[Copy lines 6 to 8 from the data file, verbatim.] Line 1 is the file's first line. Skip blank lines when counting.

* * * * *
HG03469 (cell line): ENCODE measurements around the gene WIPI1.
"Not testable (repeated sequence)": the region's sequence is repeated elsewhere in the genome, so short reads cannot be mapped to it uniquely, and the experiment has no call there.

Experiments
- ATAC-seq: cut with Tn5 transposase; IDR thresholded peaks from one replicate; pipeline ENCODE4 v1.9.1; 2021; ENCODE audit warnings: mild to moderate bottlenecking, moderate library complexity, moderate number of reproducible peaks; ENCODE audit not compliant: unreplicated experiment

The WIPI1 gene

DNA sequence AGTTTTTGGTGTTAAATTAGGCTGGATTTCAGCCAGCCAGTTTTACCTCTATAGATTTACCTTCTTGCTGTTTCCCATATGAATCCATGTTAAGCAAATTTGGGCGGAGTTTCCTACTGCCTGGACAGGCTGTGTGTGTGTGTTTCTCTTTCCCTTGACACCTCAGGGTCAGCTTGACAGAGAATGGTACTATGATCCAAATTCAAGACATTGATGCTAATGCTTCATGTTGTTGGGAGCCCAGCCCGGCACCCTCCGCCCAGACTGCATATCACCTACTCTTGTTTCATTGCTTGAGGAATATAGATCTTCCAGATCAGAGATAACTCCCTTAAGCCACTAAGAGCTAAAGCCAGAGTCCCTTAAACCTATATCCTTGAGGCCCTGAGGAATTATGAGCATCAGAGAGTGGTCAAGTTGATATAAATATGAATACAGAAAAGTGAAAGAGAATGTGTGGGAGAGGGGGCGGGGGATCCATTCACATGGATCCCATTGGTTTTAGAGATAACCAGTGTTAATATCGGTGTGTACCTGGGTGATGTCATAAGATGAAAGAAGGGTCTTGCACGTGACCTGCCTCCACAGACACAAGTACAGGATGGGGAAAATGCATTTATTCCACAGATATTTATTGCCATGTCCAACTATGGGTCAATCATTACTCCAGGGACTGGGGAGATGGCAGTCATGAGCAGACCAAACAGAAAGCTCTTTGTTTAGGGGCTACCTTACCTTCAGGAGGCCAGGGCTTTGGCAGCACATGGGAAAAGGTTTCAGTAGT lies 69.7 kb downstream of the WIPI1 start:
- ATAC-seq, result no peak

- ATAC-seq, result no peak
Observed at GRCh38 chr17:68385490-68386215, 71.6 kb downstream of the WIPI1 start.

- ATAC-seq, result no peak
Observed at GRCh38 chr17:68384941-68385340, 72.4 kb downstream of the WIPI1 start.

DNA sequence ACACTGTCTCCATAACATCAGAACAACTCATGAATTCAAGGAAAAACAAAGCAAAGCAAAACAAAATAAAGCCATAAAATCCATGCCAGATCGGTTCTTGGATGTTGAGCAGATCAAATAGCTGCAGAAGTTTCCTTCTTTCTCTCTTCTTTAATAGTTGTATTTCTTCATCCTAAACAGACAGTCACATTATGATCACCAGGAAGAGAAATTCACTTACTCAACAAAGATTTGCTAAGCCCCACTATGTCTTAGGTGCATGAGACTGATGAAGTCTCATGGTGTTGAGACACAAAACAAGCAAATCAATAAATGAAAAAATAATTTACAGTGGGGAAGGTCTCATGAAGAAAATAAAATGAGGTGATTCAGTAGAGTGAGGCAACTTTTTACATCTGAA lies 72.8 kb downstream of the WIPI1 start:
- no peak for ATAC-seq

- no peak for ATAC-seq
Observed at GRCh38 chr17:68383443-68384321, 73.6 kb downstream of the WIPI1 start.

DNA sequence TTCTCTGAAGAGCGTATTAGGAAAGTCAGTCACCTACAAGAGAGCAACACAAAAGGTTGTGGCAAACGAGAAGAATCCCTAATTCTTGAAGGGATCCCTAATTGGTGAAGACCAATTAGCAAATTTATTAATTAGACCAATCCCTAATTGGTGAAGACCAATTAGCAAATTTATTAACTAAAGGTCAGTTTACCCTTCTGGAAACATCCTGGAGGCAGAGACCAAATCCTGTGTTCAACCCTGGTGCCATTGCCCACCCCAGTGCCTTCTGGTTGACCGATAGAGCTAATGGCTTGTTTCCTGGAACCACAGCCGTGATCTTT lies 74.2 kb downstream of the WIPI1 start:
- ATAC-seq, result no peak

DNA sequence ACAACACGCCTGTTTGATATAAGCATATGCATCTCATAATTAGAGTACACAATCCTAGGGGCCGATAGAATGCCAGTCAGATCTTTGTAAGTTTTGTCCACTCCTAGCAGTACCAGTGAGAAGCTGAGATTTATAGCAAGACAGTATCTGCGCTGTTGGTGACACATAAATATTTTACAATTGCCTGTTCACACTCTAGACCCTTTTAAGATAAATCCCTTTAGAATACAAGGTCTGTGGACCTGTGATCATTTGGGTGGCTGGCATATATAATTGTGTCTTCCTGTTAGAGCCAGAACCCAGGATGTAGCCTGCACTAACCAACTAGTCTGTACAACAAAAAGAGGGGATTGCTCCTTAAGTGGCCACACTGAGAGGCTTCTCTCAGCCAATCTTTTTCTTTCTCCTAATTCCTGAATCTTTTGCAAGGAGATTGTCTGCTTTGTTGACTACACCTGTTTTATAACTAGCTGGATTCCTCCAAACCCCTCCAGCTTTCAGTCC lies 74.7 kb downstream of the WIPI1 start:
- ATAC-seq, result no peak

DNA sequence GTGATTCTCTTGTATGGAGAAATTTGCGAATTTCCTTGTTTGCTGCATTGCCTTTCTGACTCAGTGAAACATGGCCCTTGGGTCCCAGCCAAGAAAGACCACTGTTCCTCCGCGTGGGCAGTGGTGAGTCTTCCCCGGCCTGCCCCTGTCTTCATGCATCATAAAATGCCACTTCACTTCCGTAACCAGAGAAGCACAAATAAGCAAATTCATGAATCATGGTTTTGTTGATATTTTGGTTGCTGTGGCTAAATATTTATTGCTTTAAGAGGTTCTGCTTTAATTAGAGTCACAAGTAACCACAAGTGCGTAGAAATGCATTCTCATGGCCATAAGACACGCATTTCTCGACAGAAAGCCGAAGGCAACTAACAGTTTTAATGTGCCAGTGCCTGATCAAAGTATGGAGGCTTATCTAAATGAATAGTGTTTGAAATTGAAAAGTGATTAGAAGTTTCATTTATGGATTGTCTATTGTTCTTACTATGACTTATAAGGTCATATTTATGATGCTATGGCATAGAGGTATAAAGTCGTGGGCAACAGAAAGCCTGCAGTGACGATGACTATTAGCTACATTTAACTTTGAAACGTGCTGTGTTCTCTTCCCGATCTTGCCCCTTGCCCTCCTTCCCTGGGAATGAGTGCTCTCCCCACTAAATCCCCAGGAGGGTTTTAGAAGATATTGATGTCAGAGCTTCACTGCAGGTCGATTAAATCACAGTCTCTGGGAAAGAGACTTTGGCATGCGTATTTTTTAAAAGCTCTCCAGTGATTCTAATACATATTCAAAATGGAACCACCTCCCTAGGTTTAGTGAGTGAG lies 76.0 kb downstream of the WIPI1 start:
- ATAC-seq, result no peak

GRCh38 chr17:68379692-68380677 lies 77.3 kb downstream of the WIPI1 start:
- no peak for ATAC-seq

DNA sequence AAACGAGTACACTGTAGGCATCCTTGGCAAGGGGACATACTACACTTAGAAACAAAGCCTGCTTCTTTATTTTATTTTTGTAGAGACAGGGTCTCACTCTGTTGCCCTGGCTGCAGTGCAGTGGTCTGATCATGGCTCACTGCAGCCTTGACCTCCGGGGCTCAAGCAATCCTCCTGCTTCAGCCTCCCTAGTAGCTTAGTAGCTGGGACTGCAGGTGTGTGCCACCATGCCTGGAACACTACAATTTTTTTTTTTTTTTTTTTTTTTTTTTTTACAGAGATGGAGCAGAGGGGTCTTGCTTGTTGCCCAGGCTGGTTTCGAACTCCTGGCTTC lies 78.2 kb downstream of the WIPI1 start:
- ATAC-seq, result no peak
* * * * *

DNA sequence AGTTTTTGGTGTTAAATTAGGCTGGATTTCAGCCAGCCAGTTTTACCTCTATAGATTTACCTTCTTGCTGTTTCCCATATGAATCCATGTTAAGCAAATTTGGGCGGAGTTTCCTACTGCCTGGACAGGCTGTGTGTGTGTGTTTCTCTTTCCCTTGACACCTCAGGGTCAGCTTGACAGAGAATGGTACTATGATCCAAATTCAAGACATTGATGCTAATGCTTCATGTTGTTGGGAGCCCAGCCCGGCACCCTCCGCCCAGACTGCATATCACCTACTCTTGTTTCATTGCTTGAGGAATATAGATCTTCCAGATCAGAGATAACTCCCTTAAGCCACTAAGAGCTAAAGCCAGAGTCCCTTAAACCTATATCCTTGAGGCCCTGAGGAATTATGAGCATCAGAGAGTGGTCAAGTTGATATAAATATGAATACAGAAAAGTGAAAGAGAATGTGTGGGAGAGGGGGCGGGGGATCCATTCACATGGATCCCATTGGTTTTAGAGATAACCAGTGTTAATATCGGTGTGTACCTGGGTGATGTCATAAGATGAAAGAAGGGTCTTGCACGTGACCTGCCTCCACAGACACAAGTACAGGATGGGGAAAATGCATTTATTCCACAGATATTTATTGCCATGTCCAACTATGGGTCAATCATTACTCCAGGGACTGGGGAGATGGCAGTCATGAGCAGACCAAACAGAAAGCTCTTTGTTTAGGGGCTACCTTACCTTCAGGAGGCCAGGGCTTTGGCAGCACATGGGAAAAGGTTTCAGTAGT lies 69.7 kb downstream of the WIPI1 start:
- ATAC-seq, result no peak

- ATAC-seq, result no peak